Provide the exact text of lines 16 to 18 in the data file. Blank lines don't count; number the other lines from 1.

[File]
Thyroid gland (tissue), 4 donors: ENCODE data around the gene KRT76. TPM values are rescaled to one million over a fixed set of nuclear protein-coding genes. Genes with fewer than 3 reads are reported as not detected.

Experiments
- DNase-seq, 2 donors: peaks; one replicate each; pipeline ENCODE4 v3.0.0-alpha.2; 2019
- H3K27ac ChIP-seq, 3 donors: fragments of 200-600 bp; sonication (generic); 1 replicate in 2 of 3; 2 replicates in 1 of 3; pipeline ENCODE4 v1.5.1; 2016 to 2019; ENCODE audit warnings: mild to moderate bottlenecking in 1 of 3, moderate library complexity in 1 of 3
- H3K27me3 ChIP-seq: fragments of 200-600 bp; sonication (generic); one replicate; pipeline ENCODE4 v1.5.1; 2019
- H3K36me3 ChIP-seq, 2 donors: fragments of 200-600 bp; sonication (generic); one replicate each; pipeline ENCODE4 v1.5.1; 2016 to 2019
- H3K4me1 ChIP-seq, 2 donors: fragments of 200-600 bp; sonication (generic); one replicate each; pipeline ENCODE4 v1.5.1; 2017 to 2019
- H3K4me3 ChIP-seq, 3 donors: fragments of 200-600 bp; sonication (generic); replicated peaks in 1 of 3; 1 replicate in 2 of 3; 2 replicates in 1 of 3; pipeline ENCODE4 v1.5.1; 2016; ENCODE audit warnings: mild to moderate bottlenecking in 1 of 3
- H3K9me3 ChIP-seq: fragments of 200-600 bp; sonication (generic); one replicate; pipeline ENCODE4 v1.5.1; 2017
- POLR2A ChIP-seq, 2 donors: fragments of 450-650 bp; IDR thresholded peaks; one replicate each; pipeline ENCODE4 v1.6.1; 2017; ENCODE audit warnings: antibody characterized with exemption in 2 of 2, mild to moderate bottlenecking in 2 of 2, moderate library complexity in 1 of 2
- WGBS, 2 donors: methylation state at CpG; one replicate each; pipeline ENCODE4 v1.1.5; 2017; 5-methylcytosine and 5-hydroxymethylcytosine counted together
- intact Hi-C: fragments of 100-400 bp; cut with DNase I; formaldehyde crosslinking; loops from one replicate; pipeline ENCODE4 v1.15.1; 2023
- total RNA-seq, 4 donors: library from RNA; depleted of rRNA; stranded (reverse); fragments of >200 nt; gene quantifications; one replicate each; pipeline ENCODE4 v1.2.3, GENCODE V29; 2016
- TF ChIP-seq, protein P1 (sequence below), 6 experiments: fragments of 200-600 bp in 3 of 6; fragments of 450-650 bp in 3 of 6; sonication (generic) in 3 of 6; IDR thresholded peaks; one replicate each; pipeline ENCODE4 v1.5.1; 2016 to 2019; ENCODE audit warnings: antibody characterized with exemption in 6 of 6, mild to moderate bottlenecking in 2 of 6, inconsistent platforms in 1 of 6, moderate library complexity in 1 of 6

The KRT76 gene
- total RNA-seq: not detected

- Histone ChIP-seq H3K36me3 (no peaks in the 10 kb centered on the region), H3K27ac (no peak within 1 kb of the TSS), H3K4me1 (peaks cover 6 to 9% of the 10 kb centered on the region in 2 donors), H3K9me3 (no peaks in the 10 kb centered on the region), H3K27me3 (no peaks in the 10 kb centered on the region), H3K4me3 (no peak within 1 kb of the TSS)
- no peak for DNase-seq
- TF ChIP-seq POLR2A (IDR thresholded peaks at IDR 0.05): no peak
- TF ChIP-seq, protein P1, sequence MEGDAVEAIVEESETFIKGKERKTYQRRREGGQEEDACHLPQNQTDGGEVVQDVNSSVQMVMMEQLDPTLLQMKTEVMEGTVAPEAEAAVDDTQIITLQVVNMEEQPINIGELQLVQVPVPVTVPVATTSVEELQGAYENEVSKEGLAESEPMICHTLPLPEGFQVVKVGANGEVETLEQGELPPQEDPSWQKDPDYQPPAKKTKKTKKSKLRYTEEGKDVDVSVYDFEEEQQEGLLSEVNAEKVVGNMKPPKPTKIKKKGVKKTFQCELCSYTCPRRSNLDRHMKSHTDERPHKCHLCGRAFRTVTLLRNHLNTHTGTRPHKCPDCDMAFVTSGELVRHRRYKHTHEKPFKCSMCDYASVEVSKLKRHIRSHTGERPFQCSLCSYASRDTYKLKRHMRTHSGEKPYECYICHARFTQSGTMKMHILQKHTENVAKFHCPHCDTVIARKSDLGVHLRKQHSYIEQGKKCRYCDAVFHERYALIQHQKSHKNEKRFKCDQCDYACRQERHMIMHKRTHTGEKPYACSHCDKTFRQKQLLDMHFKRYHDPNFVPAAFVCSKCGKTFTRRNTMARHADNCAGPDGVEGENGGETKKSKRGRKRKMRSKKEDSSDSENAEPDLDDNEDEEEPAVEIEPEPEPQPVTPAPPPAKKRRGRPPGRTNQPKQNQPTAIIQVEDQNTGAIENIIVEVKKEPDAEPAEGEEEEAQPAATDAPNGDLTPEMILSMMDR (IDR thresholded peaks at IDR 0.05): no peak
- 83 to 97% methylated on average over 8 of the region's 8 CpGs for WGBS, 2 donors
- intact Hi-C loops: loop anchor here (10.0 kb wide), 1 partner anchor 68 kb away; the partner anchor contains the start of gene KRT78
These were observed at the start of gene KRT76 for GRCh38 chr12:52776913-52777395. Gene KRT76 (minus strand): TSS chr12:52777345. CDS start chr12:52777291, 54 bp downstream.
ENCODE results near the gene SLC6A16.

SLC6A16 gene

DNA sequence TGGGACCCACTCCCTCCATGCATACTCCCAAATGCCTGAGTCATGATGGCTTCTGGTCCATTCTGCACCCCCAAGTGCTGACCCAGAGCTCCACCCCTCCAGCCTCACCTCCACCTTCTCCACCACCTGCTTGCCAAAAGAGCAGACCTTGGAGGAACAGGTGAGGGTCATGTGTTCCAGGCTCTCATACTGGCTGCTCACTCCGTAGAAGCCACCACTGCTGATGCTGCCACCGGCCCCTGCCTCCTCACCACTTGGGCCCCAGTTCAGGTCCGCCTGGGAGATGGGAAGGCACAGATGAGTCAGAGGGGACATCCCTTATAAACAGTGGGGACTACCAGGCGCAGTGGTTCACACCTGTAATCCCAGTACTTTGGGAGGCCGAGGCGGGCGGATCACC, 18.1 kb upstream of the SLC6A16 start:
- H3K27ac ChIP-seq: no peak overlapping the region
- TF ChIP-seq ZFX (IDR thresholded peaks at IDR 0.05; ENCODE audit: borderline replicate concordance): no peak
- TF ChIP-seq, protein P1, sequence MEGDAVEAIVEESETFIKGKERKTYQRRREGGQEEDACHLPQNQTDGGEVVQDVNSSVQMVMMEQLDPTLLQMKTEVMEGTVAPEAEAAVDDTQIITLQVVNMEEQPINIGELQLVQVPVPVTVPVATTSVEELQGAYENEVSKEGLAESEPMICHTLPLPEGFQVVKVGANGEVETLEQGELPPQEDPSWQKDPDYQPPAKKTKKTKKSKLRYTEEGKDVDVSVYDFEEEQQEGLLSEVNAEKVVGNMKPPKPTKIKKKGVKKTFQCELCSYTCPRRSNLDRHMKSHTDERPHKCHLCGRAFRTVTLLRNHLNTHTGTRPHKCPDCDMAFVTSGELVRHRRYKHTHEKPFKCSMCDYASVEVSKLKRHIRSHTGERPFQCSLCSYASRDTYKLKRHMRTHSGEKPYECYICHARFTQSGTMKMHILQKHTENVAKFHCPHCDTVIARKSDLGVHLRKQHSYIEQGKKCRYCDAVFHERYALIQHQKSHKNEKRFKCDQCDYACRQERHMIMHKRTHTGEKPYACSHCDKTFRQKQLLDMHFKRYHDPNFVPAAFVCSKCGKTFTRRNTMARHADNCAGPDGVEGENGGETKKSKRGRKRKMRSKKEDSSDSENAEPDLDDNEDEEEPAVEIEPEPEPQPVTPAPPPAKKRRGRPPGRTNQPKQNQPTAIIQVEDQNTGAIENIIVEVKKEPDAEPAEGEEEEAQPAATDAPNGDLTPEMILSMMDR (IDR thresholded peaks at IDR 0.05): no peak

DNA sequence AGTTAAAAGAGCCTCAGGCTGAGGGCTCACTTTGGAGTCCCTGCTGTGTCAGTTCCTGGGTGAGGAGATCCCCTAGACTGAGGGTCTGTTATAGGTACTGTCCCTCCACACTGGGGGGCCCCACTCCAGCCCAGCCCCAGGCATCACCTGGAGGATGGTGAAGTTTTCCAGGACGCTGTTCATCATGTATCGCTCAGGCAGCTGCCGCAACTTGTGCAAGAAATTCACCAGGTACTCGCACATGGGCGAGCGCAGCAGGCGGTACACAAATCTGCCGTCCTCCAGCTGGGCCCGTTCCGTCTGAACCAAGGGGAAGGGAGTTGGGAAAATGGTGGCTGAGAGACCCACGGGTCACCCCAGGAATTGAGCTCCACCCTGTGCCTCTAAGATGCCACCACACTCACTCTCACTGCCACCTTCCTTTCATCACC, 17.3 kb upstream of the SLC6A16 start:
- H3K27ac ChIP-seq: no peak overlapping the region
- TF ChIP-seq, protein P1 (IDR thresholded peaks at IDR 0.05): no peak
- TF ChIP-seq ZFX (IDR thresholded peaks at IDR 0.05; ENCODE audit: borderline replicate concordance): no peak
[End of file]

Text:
- total RNA-seq: not detected

- Histone ChIP-seq H3K36me3 (no peaks in the 10 kb centered on the region), H3K27ac (no peak within 1 kb of the TSS), H3K4me1 (peaks cover 6 to 9% of the 10 kb centered on the region in 2 donors), H3K9me3 (no peaks in the 10 kb centered on the region), H3K27me3 (no peaks in the 10 kb centered on the region), H3K4me3 (no peak within 1 kb of the TSS)
- no peak for DNase-seq